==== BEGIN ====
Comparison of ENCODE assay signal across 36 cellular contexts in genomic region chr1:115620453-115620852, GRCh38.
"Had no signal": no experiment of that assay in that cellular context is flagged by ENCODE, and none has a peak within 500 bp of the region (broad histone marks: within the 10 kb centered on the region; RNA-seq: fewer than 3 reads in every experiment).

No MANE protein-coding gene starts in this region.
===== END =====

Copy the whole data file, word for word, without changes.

Comparison of ENCODE assay signal across 36 cellular contexts in genomic region chr1:115620453-115620852, GRCh38.
"Had no signal": no experiment of that assay in that cellular context is flagged by ENCODE, and none has a peak within 500 bp of the region (broad histone marks: within the 10 kb centered on the region; RNA-seq: fewer than 3 reads in every experiment).

No MANE protein-coding gene starts in this region.